Elizabeth Verghese wins young achiever award

Victorian Young Achiever Award winner Dr Elizabeth Verghese says a good research and teaching career is all about the people you work with.

The College of Health & Biomedicine researcher and lecturer won the BASF Science and Technology prize at the Victorian Young Achiever of the Year awards on April 12. The $2,000 prize recognised the young scientist's exceptional talent and her ability to change the lives of those around her.

Dr Verghese said she was surprised and honored by the award but above all grateful to those who support her every day.

"What you dream for yourself and what you do in your day to day life are not always the same thing," Dr Verghese said. "My dreams were to love what I do, to have my own research group working on important health issues and to teach students from all different backgrounds: to achieve all these though my day to day work and be recognised for that feels like such a blessing."

The 29-year-old has an exceptional academic record starting with a high distinction average in her Bachelor's degree and a prestigious Australian Postgraduate Award scholarship.

Her PhD at Monash University investigating kidney therapies led to some of the first international reports on the role of a hair-like structure on kidney cells, the cilium, in driving kidney repair. Her research has been published in the field's leading journal, presented in both national and international conferences and won several prizes.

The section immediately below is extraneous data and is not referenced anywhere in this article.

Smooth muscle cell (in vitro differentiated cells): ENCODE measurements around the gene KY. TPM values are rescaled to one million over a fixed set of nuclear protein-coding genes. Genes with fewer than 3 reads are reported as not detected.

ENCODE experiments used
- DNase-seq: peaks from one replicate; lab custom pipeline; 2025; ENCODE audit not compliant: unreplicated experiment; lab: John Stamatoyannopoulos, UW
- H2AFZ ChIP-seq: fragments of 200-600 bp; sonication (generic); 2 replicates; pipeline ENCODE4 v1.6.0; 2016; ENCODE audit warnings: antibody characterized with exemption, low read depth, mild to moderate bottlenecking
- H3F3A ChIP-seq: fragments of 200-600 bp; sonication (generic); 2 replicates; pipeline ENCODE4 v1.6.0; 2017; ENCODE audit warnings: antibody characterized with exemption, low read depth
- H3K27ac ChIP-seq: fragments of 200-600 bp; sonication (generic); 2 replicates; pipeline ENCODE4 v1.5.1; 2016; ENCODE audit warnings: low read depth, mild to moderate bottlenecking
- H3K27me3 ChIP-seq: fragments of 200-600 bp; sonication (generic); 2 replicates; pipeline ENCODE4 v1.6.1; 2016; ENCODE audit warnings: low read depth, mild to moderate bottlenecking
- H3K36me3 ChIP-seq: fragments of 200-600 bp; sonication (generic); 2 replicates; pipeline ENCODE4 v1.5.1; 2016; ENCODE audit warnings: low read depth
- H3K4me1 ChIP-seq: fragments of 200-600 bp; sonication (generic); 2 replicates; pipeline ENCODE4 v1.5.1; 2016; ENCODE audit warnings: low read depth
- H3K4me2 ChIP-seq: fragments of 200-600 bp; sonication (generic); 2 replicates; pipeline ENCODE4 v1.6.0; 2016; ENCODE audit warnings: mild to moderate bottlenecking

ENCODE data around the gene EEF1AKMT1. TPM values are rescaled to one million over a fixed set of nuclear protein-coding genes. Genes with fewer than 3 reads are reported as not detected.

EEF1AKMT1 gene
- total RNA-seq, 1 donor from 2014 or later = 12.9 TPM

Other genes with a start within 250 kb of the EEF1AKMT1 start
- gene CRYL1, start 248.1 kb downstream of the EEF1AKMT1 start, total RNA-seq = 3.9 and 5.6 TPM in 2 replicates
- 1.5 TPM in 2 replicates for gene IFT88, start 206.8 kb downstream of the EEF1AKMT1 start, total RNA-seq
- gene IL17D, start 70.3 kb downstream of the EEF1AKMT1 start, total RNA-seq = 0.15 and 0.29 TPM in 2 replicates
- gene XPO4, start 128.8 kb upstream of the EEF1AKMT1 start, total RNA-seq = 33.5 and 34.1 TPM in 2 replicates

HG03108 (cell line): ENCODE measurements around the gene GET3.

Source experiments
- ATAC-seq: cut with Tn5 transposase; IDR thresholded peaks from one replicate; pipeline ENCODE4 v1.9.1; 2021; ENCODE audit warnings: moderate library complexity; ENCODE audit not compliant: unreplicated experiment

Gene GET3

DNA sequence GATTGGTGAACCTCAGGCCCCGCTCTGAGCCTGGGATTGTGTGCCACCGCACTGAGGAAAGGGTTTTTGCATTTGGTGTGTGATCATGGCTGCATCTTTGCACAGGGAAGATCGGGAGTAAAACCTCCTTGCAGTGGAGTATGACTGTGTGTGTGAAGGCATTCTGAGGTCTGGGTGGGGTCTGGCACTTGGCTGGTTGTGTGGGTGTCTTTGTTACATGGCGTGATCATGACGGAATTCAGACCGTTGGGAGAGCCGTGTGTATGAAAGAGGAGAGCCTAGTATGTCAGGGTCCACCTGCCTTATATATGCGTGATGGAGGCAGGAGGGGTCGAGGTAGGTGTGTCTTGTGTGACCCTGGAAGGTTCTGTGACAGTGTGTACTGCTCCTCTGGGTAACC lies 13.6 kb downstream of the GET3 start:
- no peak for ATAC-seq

In 2011 Dr Verghese took a full time academic position at Victoria University where her research and lecturing career has continued to thrive. She leads a federally funded Collaborative Research Network project on the benefit of exercise for chronic kidney disease patients and a project developing a kidney cancer vaccine funded by the Betty Lowe memorial fund. She also teaches a new generation of health professional including paramedics, nurses and scientists.

"I really find research fascinating because you are adding that to a body of knowledge that will one day help real people," she said. "But it's the people I work with – my colleagues and the students who may one day treat my family and friends – that really motivate me to work hard and succeed."

Dr Verghese said at every step along the way from her undergraduate studies to her PhD and career as a researcher she has sought out and worked with people she liked and trusted.

"One reason I wanted to join Victoria University was its unique position to affect change in a low socio economic region through education," she said. "But another important reason was the positive vibe I got when I first started. I now know I was right about that because so many important relationships have blossomed in my time here."

Social media sites were flooded with support from fellow researchers and praise from students about Dr Verghese as an "amazing" and "supportive" teacher when her nomination was initially announced.

Dr Verghese said there were many staff and students from both Monash University and Victoria University to thank for her success. She made a special mention of her PhD supervisors – Associate Professor Sharon Ricardo and Dr James Deane – and her nominators for the award – the Dean of the College of Health & Biomedicine Professor Gregory Blatch, Associate Professor Alan Hayes and Professor Lily Stojanovska.

Outside of work, Dr Verghese said her Christian faith, her family and her close friends were her biggest inspirations.

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